I should add that, despite what the guidebook says, Lady Franklin was traveling in the Near East and Europe in 1859, so the date must be wrong -- others sources say 1863, which seems more probable.

  4. This is stupendous! Hat's off to you, Russell!

  5. AT LAST! well done and thanks for sharing this!

  6. Incredible!! Really amazing.

    I´ve just found this other image (not a photograph) which i´ve never seen before, it cames from Tasmania. It is an alleged visit of Lady anf John Franklin to the defense line called "dogline" which pretend to prevent the guards of the escaping prisoners in the isthmus at Eaglehawk Neck.

    But the most amazing thing is this commentary below in this same web page which I copy below where they talk about a person called Billy Hunt, could he be your ancestor?:

    "Some of the escape plans were quite bizarre. In one case, the convict Billy Hunt disguised himself as a kangaroo and attempted to hop across the Neck. His plan was brought to a sudden halt when one of the soldiers decided to shoot the large boomer. Billy was forced to reveal his true identity."

  7. Thanks. And that's a great story about Billy Hunt, thought I doubt it was my ancestor; whatever other chaos was going on in the colony, careful records and carefully-spelt names seem to have been something of an obsession.

    The idea of a photograph surfacing from the Franklins' years in Tasmania is not too far-fetched -- though the science was new, many in the colony took an interest -- Sir John himself, apparently -- and it's quite possible a photo of he or his wife might have been taken.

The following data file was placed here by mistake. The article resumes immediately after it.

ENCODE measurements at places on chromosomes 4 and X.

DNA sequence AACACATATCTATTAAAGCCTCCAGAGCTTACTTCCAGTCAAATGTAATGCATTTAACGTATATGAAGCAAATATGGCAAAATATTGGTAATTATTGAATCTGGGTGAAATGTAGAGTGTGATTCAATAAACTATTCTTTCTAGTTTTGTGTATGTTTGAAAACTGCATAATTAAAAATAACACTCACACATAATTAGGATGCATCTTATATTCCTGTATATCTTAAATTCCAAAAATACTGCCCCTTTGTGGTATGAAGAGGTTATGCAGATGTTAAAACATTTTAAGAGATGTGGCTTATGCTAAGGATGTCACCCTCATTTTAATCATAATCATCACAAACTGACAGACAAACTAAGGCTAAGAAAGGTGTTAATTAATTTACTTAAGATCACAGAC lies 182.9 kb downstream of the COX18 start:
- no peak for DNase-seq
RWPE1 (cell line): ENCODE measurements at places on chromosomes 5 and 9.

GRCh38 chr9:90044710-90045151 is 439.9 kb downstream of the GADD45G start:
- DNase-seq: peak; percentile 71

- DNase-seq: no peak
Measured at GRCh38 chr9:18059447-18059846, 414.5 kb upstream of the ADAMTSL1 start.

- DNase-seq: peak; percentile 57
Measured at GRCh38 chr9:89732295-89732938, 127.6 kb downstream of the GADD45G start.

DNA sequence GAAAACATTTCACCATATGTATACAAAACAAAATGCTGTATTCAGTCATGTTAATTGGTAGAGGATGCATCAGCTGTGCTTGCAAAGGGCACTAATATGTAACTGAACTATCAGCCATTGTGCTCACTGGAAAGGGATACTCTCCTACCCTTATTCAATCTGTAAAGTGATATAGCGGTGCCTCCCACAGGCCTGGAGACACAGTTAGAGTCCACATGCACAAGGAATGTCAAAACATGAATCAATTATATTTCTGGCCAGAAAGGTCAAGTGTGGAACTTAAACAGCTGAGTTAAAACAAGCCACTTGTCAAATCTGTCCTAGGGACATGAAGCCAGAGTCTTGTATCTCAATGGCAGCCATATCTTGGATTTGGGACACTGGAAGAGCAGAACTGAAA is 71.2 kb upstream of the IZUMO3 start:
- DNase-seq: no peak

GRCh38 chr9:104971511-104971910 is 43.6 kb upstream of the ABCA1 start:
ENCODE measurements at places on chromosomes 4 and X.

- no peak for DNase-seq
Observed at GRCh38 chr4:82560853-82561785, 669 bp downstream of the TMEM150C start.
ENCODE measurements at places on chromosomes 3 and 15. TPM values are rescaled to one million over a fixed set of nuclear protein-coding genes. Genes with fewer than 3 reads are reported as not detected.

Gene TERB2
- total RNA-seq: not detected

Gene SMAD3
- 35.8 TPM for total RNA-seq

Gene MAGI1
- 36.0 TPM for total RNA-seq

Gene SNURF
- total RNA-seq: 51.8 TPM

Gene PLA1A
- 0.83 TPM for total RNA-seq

8. Uuups! I am really sorry. I´ve confused Hunt with Brunt. However it could have been a great coincidence, indeed.

    There is another Lady Franklin Rock in the Fraser River. I suppose that the name came from the stay of Lady Franklin and Sophie Cracroft on february and march of 1861 in New Westminster with the Governor James Douglas. There are several photographs of the Douglas family taken since and a lot more of that time of the region and its people. It seems that some photographers land there at 1858. I suppose that such a visit would be an important event for the inhabitants, and perhaps another photo arise from there. I´ve been searching among them here:

    and here:

    and here:

    But I´ve just only found nothing, nothing and nothing, though i recognize that i´ve got little patience.